Richie is an intelligent and naive young man who is changed by his time fighting in the Vietnam War. Richie is an excellent student at a black high school in Harlem. He doesn't have any prospects for college, however, and decides to volunteer to fight in the Vietnam war. He has a knee injury that he believes will keep him out of intense combat. He makes friends with PeeWee and Jenkins during basic training. The three are stationed in Chu Lai where they expect to encounter little conflict. However, Jenkins is killed on their first expedition. Richie grows disenchanted with his vision of himself, his country, and the war. He witnesses increasing displays of brutality and works under a commander more concerned with promotion than the safety of his subordinate officers. When his Lieutenant is killed, RIchie finds himself unable to write a letter to his family. He doesn't know how to express the complex emotions he feels to someone who has not served in combat. He worries a lot about what his life will be when he returns home. He has no new solutions for the situation he went to war to escape. Richie's anxieties deepen when he is injured and put in hospital. He considers desertion from the army but returns when he is recovered. While he was away, his squad was placed in the command of Sergeant Dongan, a cruel man who puts black soldiers in harms way. The squad bands together against the Sergeant and Dongan is soon killed in combat. Richie and PeeWee are wounded in a battle soon after, both significantly enough to be honorably discharged from service. The two fly home amidst the coffins of their peers. They nervously watch new recruits being shipped off to war.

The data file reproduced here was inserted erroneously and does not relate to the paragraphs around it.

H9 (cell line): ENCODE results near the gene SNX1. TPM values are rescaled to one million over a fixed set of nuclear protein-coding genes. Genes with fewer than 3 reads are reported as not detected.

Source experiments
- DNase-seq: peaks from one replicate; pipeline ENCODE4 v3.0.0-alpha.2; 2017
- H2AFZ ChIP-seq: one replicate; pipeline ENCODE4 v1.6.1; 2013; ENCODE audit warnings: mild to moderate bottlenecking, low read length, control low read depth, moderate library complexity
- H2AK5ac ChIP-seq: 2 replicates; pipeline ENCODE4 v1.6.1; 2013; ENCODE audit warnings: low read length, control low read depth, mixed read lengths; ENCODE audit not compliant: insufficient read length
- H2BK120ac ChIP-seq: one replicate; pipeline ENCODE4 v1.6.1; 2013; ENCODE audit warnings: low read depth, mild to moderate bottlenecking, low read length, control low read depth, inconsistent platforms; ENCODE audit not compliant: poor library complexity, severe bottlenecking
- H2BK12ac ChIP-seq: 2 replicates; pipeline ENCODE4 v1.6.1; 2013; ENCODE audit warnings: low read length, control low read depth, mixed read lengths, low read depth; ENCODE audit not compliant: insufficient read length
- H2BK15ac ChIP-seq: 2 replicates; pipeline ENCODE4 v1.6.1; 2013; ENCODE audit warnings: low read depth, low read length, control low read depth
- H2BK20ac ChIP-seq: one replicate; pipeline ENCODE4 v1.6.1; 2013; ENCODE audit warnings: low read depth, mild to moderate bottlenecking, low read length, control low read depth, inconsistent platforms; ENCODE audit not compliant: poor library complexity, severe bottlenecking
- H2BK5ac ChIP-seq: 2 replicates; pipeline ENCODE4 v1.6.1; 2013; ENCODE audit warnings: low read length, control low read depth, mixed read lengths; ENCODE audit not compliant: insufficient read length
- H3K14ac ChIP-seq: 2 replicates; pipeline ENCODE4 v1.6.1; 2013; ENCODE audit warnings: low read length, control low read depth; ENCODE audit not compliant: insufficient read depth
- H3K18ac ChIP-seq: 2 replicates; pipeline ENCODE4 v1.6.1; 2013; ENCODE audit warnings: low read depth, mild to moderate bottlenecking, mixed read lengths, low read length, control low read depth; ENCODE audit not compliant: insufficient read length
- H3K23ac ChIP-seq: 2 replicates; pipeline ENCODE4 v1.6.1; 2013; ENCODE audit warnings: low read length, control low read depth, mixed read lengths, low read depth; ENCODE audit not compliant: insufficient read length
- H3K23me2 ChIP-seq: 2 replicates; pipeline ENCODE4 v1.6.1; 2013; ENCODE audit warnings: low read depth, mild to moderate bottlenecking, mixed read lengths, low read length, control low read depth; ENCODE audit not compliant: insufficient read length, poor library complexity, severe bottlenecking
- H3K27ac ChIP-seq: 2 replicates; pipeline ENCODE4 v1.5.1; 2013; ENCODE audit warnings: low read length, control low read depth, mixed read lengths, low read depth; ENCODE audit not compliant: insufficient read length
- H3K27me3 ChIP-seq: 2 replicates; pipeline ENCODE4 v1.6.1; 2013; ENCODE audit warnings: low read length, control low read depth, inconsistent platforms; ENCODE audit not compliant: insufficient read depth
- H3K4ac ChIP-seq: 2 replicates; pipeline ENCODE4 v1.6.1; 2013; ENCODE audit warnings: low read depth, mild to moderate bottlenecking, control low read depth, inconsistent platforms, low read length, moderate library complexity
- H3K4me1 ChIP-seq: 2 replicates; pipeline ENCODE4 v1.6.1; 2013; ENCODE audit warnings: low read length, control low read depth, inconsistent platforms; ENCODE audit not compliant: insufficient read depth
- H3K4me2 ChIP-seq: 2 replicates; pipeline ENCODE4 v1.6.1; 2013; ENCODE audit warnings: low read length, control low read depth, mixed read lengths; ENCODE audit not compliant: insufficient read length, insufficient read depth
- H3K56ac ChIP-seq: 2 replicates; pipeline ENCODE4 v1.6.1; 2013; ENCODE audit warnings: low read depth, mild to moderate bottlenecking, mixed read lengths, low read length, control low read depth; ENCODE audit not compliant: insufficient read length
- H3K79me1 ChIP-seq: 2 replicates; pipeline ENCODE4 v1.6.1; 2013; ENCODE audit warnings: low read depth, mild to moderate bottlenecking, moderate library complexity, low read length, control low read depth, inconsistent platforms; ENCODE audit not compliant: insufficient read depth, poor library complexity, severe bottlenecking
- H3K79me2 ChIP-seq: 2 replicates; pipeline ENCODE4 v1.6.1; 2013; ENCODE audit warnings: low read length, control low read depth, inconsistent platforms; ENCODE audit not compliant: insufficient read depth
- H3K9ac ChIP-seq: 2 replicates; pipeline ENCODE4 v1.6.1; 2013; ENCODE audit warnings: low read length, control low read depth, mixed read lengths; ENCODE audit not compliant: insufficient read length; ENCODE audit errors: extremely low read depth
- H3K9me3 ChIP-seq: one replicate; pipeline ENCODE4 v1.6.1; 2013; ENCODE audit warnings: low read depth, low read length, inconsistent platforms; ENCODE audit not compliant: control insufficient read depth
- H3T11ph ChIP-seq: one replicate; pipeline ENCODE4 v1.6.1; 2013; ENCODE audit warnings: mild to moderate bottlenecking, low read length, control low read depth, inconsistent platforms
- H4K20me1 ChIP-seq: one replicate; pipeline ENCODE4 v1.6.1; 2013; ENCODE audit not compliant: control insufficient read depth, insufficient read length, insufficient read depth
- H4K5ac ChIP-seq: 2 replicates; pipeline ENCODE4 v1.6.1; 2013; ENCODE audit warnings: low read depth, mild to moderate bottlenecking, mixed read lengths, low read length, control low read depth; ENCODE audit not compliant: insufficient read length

Best part of story, including ending:
I had never read a portrayal of a black soldier's experience in Vietnam. It adds a new wrinkle to the horrible mess it was.
Best scene in story:
I enjoyed the battle scenes. They felt different somehow than other war stories I've read. Richie had really helpless terror.
Opinion about the main character:
Sometimes Richie seems to be a participant in his own naiveté. Other times it seemed like I just had the benefit of forty years reflection on Vietnam. Either way, he has so so much to unlearn about the world, as a character. You wish someone would sit him down and tell him how it is.